Soldiers Blanket Iraqis in 'Operation Windy City'
By Maj. Webster M. Wright III, USA
Special to American Forces Press Service
BAGHDAD, Iraq, Nov. 2, 2004 As the Iraqi climate begins to creep into biting winter cold, the 10th Mountain Division's 2nd Brigade Combat Team "Commandos," deployed from Fort Drum, N.Y., are preparing to help the local government provide a little warmth to the citizens of Baghdad.
The Commando Brigade is working on a plan to provide local leaders from western Baghdad blankets to distribute to the local population, who for the last 30 years had been ignored by Saddam Hussein and the Baath Party.
Throughout the last several months, the soldiers of the brigade have been building rapport with the locals in an effort to show their good will. Projects have been aimed at both short- and long-term solutions for basic needs.
"We have spent over $1 million in our sector of the city alone on rebuilding infrastructure -- water and sewer lines, agricultural, reconstitution, and schools," said Army Maj. Dan Barzyk, 2nd BCT civil military officer. "These are great projects, but they are long-term."
The Iraqis also have immediate needs. "We asked the local leaders, the sheiks and imams, what they thought they needed," said Army Lt. Col. Michael J. Infanti, deputy commander of the Commando Brigade. "They thought all of the longer-term projects were good and necessary, but were concerned about the upcoming winter. Working with them, we all agreed that blankets were the best option."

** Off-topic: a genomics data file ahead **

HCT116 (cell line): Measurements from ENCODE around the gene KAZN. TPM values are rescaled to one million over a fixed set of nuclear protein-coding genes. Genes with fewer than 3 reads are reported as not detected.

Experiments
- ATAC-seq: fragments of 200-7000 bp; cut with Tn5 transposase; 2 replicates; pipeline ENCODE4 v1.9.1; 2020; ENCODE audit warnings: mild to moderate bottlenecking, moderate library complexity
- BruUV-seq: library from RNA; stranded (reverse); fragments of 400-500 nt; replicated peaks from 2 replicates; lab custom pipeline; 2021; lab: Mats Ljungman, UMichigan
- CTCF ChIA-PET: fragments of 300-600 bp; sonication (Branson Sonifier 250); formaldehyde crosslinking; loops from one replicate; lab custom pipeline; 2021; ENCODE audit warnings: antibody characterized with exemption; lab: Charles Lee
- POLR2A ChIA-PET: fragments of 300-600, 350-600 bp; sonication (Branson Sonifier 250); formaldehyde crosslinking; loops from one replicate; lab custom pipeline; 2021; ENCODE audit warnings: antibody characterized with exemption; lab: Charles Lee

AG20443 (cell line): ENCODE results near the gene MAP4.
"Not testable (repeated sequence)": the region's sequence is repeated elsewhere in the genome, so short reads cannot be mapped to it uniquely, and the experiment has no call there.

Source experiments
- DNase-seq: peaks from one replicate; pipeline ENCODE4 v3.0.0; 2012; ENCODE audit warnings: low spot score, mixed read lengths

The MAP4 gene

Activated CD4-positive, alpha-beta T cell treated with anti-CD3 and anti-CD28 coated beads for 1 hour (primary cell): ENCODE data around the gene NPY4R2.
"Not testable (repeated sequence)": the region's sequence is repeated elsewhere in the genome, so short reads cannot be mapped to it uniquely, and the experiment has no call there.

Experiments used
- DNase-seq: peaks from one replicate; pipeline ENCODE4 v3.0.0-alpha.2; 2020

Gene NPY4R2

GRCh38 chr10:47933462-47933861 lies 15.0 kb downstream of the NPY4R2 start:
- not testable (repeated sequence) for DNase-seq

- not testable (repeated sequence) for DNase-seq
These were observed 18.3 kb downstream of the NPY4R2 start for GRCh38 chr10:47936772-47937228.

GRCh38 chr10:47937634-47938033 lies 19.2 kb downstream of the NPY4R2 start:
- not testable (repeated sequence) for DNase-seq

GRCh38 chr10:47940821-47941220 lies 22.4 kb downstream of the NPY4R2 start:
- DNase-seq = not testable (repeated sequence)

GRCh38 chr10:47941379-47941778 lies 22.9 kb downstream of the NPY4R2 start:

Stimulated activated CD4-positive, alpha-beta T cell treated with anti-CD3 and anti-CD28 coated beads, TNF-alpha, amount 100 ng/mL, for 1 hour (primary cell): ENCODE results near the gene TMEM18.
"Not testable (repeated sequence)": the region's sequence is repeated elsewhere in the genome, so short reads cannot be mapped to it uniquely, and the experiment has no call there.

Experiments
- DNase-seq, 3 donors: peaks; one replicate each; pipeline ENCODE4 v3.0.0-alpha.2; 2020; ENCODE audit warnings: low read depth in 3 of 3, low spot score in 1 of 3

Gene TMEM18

The first set of large fleece blankets will be given to the residents of an abandoned building was been converted into apartments within the Commando Brigade's area of operations, Infanti said. "If the project goes over well with the local leaders and people, we will purchase another $50,000 worth of blankets," he said.
Infanti said he named the project "Operation Windy City" as a tribute to his Chicago-area roots. "My relatives immigrated to the U.S., and if anyone gave them some assistance I thought this would be like paying them back," he said. "Besides, I want to see the Iraqi people succeed, and by naming this operation after Chicago I figured its chance for success would increase.
"No one has ever paid any attention to these people. They were ignored by Saddam's regime," Infanti said. "They are outside of Baghdad and were of no political significance to Saddam's power base."
The program began as a concept and was scrutinized by the Commando staff to ensure it was both feasible and ethical. "We checked with the Staff Judge Advocate to ensure we were not breaking any laws or doing anything to get us in trouble," Infanti said. "We found out that it was in fact legal as long the blankets were distributed through local leadership."
The goodwill and humanitarian aid does not stop there. "Nearby is an abandoned school which will be restored and reopened as an all-girl school," said Army 1st Lt. Jennifer Knowlden, a military police officer assigned to the Commando BCT.
Within the 1st Cavalry Division, which is the brigade's higher headquarters in Iraq, there seems to be an eager anticipation for positive results.
"The other brigades are watching to see how this goes," Infanti said. "Our BCT has used ideas the other brigades developed, and I think if this idea works the other brigades will follow suit. Plus, the 1st Cav. leadership supports this initiative 100 percent.
"It doesn't matter if these people are Sunni, Shia, or Christian; they are people that need help," he said. "That's what we do; we help the people here as they try to build a better life for themselves."
"We are doing this out of our concern for the residents of Baghdad," Barzyk said. "The insurgents don't care about the needs of the locals, they just destroy things and cause fear."
(Army Maj. Webster M. Wright III is the public affairs officer for the 10th Mountain Division.)